How behavioural economics is changing policymaking
The system of policymaking is rooted in an understanding of human behaviour with their environment. Rarely, and surprisingly, the individual is thought like a human with biases and mostly as a rational human - Homoeconomicus.
For example, a policy on the distribution of subsidies to the poor, certain systems are thought through the idea of "leakages". However, the policy does not consider aspects of how there might be default biases in individuals which can resist them to change into the new system.
So policy for many years has been seen through the lense of neo-classical economics which has resulted in a lack of optimum policies and sometimes counterproductive. There is a lack of consideration of human decision-making behaviour in the policy circle.
However, with the rise of behavioural economics, there has been a gradual shift in the policy-making sphere. The first one was a nudge unit established in 2010 by the UK coalition government. They focused on increasing tax payment, energy reduction etc. through various behaviour insights like social norming, priming etc.
Throughout the years, many governments have established their nudge units to advance the ability of policymaking. In India also, there has been an interest in establishing such initiatives to advance social policies.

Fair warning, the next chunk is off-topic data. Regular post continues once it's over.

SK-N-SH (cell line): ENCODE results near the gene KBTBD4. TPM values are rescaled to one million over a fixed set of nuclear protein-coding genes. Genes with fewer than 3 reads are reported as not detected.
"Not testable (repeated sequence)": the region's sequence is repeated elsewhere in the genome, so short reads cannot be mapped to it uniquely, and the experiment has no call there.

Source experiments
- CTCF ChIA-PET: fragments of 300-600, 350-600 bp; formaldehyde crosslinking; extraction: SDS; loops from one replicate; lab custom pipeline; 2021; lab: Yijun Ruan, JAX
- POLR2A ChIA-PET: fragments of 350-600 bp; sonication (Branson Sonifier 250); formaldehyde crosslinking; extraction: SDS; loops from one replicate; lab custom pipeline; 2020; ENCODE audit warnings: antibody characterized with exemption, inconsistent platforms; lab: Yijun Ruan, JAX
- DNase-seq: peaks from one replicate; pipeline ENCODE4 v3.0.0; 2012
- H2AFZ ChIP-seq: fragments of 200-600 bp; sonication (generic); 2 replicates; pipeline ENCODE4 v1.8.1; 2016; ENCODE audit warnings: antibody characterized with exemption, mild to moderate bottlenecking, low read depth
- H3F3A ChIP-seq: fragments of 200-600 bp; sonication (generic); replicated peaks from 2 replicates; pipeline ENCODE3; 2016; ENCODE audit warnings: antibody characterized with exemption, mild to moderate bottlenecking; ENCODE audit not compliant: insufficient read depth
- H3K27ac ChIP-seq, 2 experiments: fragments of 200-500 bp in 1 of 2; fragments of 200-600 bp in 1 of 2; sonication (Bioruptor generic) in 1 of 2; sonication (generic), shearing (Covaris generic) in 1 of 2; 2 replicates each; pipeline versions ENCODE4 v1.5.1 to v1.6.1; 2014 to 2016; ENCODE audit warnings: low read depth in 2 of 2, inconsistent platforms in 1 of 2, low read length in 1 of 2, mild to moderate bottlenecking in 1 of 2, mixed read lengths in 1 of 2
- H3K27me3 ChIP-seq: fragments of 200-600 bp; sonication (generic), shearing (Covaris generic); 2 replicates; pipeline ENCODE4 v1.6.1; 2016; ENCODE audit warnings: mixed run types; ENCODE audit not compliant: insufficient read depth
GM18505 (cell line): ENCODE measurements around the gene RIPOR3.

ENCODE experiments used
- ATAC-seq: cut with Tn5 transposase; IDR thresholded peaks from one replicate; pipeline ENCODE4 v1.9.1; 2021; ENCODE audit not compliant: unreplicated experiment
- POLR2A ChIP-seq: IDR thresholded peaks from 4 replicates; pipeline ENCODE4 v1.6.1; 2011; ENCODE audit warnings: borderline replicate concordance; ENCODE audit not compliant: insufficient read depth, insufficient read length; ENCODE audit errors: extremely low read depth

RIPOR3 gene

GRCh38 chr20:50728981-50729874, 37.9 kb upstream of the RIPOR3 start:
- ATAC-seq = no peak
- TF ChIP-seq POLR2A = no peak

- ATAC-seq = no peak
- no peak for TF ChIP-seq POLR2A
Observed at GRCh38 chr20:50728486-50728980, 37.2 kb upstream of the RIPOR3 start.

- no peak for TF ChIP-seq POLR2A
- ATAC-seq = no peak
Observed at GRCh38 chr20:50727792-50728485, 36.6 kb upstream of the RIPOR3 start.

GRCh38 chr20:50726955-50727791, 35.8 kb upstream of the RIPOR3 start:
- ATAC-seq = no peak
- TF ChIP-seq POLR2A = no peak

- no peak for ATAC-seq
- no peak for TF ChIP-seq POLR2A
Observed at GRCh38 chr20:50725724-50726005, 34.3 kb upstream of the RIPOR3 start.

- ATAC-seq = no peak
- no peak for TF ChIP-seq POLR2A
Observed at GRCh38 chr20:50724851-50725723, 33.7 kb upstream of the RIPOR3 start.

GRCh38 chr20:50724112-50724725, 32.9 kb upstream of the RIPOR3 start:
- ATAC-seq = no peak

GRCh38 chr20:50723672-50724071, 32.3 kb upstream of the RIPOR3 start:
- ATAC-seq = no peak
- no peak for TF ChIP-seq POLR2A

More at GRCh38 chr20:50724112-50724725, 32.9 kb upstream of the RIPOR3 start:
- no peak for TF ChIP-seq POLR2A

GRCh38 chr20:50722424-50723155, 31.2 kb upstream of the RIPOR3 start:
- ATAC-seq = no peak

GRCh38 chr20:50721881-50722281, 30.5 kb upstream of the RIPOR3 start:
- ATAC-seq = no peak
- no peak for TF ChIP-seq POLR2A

The integration of behavioural economics in public policy can increase its effectiveness.
One of the aspiring pubic economist - Raj Chetty from Harvard University remarked that his aim is 'to illustrate how insights from behavioural economics can yield better answers to these long-standing policy questions’ (Chetty, 2015, p. 2).
Behavioural economics has the ability to contribute better answers to our pressing policy questions. An immediate benefit can be seen as behavioural insights can give a better understanding of the range of policy tools. For example, when there is a question of a behavioural factor of individual decision making, understanding of concepts of framing and mental accounting can immediately allow the policymaker other variables to intervene on.
Another benefit is that it can yield better predictions of the effects of various policy decisions on people's behaviour. For example, considering the effect of defaults and inertia, policymakers can more accurately predict the reaction of a policy decision.
It can further predict better the welfare effect of policy changes which can lead to the optimal policy, generating more welfare gains.
The usefulness of behavioural economics will become evident with the rise of its practice in policymaking. Most economists are realising this idea of behavioural synthesis in their work. This has made people like the behavioural economist and philosopher Erik Angner say that ‘We're all behavioural economists now’.